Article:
It’s no secret that the cost of college has skyrocketed.
For more than a decade, college tuition has been rising far beyond the rate of inflation.
“UVM might as well be a private school,” first-year Jae Baker said.
The average in-state tuition at public four-year universities has risen by 2.9% this year alone, the smallest increase in more than three decades, according to data released last week by College Board.
Additional expenses-such as room and board, books and supplies, personal expenses and transportation-increase the cost of attending a university.
In an attempt to lessen the financial burdens more students opt to attend public institutions, however even in-state students at public institutions are paying higher tuition prices, according to College Board.
This year’s “Trends in College Pricing,” an annual survey done by the College Board, published that the tuition and fees of public four-year colleges and universities had increased by 19 percent beyond the rate of inflation over the five years between the 2003-2004 and 2008-2009 academic years, and by another 27 percent between 2008-2009 and 2013-2014.
According to this report, among four-year public institutions nationwide, UVM had the second highest “tuition/fees” for in-state students, with an average tuition of $13,958.
New Hampshire ranks No. 1, averaging $14,665. The national average tuition for a four-year public institution is $8,893.
UVM enrolls about one third in-state students according to Admissions, meaning that about 70 percent of its students are paying the higher price for out-of-state tuition.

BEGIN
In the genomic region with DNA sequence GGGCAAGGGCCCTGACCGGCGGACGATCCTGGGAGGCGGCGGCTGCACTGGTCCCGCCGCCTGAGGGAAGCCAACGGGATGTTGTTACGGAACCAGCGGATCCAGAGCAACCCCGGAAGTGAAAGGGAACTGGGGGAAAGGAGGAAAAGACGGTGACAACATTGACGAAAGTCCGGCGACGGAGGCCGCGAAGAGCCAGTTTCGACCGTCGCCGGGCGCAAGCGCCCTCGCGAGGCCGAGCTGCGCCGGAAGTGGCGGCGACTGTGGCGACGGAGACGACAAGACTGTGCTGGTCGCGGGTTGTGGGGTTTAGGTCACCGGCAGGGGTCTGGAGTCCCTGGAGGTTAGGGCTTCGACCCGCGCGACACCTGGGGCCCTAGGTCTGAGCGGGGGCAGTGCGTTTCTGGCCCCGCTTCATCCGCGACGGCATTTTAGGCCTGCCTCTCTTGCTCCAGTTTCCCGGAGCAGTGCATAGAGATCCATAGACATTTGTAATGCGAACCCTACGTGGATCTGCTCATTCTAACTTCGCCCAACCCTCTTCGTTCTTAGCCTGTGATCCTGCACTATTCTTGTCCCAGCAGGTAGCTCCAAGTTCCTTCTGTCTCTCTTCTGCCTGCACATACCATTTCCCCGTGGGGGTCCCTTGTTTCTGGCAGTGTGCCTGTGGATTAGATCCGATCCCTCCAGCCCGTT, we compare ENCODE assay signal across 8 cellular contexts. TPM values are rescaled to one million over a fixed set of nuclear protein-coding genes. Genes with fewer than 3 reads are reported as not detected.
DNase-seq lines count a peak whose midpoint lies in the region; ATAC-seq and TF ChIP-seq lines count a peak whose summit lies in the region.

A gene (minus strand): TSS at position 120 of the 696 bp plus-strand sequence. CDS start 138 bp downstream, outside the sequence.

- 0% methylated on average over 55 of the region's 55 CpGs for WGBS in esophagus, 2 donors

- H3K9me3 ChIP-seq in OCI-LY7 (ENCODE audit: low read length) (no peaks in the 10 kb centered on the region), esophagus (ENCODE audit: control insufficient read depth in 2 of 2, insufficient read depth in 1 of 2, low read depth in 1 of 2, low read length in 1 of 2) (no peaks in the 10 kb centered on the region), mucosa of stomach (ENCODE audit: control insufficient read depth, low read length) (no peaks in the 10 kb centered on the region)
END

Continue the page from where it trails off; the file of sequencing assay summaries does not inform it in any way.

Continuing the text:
Sophomore Samuel Raszka thinks the tuition is too high.
“It doesn’t seem appropriate,” he said.
UVM, Vermont’s flagship university, has the lowest share of in-state students with the third highest tuition among all other flagship universities, according to the report.
At most flagships, the majority of students are in-state, according to College Board.
Additionally, as pointed out in an article by the Burlington Free Press, Vermont’s annual appropriation for higher education has consistently ranked among the lowest in the nation by several comparative measures.
First year Jae Baker has noticed this consistency. He said he feels that although the university is generous with financial aid, they ask for a lot more money than they give.
“I received a generous amount,” he said. “But when I had to ask for more I was told [UVM] simply couldn’t afford to.”
Baker added that students he knows at private universities received relatively equal sums of money in financial aid.
Vice President for Finance and Treasurer Richard Cate assures students that the administration is addressing the issue, and is committed to keeping tuition affordable, which is the first element of UVM’s Strategic Action Plan.
President Tom Sullivan’s Strategic Action plan was approved by the University’s Board of Trustees Oct. 26, and plans to promote affordability, financial access and academic support.
The plan focuses on the relationship between tuition, scholarship and financial aid while ensuring optimal academic support and career success for students and alumni, according to the Strategic Plan.
“We’re implementing initiatives to generate revenues from non-traditional sources,” Cate said.
Although UVM’s sticker price is high, relative to others in the College Board report, UVM provides $100 million in financial aid annually.
Cate also noted that in 2012, the average discount rate was 34 percent.